NAMIBIA is to host a new aviation organisation that is to harmonise aviation safety in all African countries and establish common technical standards and regulations for the continent.
"It took about four years of active lobbying on the side of the Namibian government, but eventually we were successful," Mwangi waKamau, the newly appointed Chief Executive Officer of the African Civil Aviation Agency (Afro-CAA) told reporters yesterday.
"The good transport infrastructure in Namibia and its location, which is within easy reach of other countries, make it ideal to host the headquarters," he said at a media briefing.
The Agency will be officially launched tomorrow in the presence of several transport ministers from other African countries.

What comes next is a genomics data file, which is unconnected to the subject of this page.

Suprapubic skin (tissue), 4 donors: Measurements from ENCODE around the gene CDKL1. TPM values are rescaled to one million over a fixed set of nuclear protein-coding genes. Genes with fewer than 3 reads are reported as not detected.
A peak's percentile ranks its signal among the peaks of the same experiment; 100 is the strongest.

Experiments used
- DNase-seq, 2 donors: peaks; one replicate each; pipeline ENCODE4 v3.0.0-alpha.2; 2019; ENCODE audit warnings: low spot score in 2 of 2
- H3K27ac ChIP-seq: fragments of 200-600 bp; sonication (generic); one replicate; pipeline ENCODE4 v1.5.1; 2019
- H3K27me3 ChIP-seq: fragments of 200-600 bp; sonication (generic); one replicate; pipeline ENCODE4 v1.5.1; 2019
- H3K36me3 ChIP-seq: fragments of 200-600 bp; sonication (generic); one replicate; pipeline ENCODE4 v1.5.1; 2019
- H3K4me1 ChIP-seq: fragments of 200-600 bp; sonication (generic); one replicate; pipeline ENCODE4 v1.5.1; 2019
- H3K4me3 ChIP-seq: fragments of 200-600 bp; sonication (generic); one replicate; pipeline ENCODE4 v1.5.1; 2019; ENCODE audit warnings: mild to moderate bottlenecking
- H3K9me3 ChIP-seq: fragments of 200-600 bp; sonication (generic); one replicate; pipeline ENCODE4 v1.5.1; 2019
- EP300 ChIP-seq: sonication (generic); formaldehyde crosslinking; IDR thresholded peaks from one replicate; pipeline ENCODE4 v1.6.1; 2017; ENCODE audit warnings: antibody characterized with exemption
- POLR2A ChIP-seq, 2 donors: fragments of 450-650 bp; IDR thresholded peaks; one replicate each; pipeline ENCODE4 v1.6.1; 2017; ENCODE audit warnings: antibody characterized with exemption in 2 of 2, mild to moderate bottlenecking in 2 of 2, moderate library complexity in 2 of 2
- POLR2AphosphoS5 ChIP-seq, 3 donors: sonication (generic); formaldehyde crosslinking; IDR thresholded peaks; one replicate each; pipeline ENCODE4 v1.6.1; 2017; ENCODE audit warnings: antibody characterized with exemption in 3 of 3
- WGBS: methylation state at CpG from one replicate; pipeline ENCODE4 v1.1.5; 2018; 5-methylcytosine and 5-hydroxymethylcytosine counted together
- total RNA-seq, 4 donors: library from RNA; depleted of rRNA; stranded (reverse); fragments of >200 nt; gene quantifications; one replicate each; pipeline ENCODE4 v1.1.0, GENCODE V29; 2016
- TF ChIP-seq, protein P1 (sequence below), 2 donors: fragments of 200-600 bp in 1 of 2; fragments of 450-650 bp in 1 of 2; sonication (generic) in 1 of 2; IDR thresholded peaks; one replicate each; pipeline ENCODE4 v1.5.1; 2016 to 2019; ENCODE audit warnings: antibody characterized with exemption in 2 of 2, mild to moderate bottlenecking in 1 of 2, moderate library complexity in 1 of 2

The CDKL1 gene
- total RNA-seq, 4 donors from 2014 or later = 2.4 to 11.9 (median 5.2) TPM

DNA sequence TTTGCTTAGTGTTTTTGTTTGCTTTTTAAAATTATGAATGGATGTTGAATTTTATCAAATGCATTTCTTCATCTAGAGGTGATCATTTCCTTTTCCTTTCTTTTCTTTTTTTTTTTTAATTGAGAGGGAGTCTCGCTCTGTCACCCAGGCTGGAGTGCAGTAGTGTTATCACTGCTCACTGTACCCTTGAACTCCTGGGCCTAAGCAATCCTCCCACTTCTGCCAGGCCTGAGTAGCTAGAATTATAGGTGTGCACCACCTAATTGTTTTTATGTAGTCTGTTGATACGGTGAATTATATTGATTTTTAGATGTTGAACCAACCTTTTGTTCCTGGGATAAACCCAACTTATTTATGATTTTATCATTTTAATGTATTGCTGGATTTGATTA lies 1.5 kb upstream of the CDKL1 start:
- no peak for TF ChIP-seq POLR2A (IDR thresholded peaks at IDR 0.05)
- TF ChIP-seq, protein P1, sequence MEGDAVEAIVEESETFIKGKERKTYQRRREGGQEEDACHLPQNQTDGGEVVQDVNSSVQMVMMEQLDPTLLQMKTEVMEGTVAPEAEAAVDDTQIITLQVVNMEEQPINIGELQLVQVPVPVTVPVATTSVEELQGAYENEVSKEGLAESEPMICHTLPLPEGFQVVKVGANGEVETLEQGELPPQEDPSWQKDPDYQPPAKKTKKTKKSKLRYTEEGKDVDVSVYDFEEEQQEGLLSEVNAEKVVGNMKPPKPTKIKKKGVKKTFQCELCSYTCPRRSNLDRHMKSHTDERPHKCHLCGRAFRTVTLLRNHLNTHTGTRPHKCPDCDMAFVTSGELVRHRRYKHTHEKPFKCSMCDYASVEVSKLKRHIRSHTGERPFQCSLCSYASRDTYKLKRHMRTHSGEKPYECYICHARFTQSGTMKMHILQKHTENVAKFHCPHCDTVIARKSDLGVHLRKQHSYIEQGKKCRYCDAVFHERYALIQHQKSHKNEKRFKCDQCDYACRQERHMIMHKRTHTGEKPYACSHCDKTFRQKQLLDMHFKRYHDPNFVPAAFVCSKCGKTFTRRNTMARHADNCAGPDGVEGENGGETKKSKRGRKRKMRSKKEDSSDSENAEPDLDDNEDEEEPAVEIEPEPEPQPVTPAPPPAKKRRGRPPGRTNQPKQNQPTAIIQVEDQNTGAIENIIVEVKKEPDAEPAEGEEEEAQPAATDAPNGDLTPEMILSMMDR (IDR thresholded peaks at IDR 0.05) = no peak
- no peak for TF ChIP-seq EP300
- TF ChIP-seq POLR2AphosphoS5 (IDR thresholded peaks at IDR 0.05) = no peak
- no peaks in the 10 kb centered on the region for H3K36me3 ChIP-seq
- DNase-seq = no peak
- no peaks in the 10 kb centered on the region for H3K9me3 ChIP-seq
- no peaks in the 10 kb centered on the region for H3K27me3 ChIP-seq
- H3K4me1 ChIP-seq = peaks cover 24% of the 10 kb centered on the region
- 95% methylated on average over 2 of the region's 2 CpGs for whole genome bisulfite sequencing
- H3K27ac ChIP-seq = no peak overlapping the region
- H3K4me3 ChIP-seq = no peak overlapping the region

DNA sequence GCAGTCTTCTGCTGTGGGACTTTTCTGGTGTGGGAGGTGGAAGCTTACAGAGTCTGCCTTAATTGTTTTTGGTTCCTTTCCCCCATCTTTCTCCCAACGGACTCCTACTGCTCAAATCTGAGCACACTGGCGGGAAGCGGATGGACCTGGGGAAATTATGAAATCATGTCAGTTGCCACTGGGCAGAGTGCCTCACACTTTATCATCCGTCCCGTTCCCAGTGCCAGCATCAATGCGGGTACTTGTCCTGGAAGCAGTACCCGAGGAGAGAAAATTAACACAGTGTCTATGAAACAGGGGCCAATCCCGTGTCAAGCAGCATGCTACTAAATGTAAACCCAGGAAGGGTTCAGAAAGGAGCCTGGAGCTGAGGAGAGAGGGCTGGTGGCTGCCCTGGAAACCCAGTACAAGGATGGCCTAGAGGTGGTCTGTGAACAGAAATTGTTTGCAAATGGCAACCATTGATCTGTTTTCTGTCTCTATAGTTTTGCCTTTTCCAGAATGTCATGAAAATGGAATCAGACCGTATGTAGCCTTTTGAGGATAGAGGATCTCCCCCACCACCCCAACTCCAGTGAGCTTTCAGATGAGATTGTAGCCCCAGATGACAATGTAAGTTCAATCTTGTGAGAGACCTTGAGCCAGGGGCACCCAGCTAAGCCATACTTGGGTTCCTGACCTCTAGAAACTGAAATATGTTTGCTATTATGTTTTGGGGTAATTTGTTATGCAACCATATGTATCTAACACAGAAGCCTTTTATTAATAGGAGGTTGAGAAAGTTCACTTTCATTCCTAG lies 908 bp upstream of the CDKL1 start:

"We will bring all civil aviation standards on par with those in Europe and the US," waKamau, who hails from Kenya, added.
Works and Transport Minister Joel Kaapanda that five regional offices of Afro-CAA would also be established.
"They will be located in South Africa for the southern African region, in Nigeria for West Africa, Cameroon for Central Africa, Ethiopia for East Africa and a fifth regional office in Libya for North Africa."
According to Kaapanda, funding for the operations of the Agency would come from membership fees all African countries would have to pay and from overflight fees.
Namibia will be exempted from membership fees, because it hosts the head office.
Flight Captain Harry Eggerschwiler has been appointed as Chief Operations Officer.
According to Bethuel Mujetenga, Director of Civil Aviation in the Ministry of Works, Transport and Communication, the plan is to equip all African airports with radar and other modern air-traffic control and communications equipment by 2010.